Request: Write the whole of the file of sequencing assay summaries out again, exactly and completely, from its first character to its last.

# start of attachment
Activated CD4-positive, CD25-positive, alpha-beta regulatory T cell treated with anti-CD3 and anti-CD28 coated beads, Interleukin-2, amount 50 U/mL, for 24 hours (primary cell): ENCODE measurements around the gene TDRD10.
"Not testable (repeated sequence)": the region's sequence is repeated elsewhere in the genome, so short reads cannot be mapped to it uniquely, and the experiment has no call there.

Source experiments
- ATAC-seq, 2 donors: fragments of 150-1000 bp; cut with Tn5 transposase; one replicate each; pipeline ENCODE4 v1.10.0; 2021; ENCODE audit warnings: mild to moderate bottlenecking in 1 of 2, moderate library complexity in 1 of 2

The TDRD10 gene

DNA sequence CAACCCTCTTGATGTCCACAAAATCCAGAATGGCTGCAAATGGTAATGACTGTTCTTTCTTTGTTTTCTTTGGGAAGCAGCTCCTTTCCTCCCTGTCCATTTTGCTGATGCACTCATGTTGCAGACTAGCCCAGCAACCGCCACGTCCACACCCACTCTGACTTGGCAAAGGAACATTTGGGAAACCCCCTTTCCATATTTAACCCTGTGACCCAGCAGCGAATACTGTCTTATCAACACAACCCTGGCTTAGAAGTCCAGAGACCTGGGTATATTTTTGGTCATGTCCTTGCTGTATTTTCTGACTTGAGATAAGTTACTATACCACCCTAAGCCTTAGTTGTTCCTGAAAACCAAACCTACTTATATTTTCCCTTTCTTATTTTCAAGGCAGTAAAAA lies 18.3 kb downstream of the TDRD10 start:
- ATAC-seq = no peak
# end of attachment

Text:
Activated CD4-positive, CD25-positive, alpha-beta regulatory T cell treated with anti-CD3 and anti-CD28 coated beads, Interleukin-2, amount 50 U/mL, for 24 hours (primary cell): ENCODE measurements around the gene TDRD10.
"Not testable (repeated sequence)": the region's sequence is repeated elsewhere in the genome, so short reads cannot be mapped to it uniquely, and the experiment has no call there.

Source experiments
- ATAC-seq, 2 donors: fragments of 150-1000 bp; cut with Tn5 transposase; one replicate each; pipeline ENCODE4 v1.10.0; 2021; ENCODE audit warnings: mild to moderate bottlenecking in 1 of 2, moderate library complexity in 1 of 2

The TDRD10 gene

DNA sequence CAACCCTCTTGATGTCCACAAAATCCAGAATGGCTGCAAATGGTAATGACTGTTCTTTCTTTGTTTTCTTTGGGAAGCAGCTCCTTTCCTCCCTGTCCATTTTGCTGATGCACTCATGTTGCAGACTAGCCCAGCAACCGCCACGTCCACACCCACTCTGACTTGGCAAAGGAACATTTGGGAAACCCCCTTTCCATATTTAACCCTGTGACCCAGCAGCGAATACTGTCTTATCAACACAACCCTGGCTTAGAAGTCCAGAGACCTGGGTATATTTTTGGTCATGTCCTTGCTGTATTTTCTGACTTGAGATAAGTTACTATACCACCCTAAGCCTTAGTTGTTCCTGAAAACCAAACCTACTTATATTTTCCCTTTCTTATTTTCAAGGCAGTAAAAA lies 18.3 kb downstream of the TDRD10 start:
- ATAC-seq = no peak